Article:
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Islands or Submerged Mountains?

What if we told you the Andaman islands are not just islands but a mountain range?

This range that travels from the seven sisters and falls along to coastal Myanmar, also extends and disappears into Bay of Bengal, only to rise once again in the Andaman and Nicobar islands. These are the Arakan Yoma Mountain Ranges of Burma (aka Rakhine Mountains).

Understanding the geography of a place allows you to get a spatial sense of a place. Almost as if you could rise above and see it all in some large panorama. So let’s straight up dive into how the Andamans look like!

Geographical Location of Andaman and Nicobar Islands

Three Things to Remember

  • North Andaman Islands – The Northern part of the archipelago, where tourists are permitted.
  • Ten Degree Channel – The  10° latitude is the marking element that separates the Andaman from the Nicobar islands.
  • South Nicobar Islands – The tribe preserving and tribe exclusive southern part, where only people with a permit or government serving officials are allowed.

Stretched on the globe from 6° to 14° Northern latitudes and from 92° to 94° Eastern longitudes, this archipelago is categorized into the North Andaman Islands (North of 10° latitude) and South Nicobar Islands (South of 10° latitude). They are separated by the Ten Degree Channel, which is 150 km (93 mi) wide. The Andamans encompass an area of 6,408 km2 (2,474 sq mi), while the Nicobar group covers 1,841 km2 (711 sq mi). 


A fun fact here is if you search for McDonalds sitting in Port Blair, the nearest outlet you’ll be recommended would take you to Thailand! 

The Andaman and Nicobar archipelago shares an international marine border with Myanmar on the North-East (about 280 km), Thailand on the South- East (650 km) and Indonesia on the South (about 165 km). 

Separated by the mainland of Indian territory by the Bay of Bengal on the Southeastern part, it is roughly 1,200 kilometers (750 miles) from mainland India. Chennai in Tamil Nadu, mainland India, falls the closest port to Andaman and Nicobar Island. This is followed by Kolkata  by 1255 km (780 mi). On Andaman’s east lies the Andaman Sea, which brings in the water to most of the tourist beaches of this place.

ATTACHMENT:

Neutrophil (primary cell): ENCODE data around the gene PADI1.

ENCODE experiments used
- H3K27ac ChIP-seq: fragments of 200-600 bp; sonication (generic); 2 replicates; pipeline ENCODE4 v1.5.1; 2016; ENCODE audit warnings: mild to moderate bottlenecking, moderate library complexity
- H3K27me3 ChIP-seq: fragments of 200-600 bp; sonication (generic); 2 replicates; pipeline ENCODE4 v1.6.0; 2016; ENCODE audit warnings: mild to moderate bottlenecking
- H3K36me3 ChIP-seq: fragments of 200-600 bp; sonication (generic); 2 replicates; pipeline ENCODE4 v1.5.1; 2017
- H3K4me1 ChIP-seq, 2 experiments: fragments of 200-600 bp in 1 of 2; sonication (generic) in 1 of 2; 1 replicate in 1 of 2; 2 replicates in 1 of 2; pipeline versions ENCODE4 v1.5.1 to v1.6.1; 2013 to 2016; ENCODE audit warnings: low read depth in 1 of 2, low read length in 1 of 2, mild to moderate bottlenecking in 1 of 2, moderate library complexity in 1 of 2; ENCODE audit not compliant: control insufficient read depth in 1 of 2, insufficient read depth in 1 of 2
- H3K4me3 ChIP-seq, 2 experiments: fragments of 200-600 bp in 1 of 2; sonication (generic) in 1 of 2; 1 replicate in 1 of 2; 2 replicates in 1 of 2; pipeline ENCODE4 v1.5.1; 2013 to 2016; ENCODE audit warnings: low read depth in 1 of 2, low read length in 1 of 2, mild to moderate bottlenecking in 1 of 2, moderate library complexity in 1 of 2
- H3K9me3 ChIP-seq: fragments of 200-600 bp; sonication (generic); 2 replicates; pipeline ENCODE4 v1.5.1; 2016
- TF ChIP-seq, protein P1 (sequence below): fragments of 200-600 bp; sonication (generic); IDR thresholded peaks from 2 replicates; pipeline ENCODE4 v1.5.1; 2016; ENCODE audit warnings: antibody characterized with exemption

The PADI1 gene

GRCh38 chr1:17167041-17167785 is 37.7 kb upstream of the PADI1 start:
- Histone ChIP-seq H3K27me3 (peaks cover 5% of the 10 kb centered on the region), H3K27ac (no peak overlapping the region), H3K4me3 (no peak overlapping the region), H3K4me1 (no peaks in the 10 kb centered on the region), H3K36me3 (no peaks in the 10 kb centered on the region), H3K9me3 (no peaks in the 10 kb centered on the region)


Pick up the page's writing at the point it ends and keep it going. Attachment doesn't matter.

Barren Island, the only active volcano of India is located in the Andaman Sea. Indira Point located at  6°45’10″N and 93°49’36″E at the southern tip of Great Nicobar, is the southernmost point of the entire territory of India. 

An aerial shot of a beautiful green little island in the middle of the ocean

The Andaman and Nicobar Islands are an Archipelago, But What’s An Archipelago?!

Well, an archipelago is a group of islands. The Andaman and Nicobar islands comprise 572 islands and islets. And guess what! Only 31 are inhabited on a permanent basis.

The Andamans comprise North, Middle, and South Andaman, known collectively as Great Andaman. These are the most known and inhabited islands. Landfall Island, Interview Island, the Sentinel Islands, Ritchie’s Archipelago, and Rutland Island are some other islands. Little Andaman in the south is separated from the Nicobar Islands by the Ten Degree Channel.

The Nicobars consist of 19 islands. Car Nicobar in the north; Camorta, Katchall, and Nancowry in the centre; and Great Nicobar in the south are the most popular islands of the Nicobar. On the southwest of Great Nicobar lies Indonesia.

Saddle Peak on North Andaman is the highest peak in Andaman and Nicobar Islands, at 2,418 feet . It is followed by Mount Thullier at 2,106 feet on Great Nicobar and Mount Harriet at 1,197 feet on South Andaman. South Asia’s only active volcano is the Barren Island Volcano situated in the Andaman Sea. it previously erupted in the 1900s.

Geographical Features of Andaman and Nicobar Islands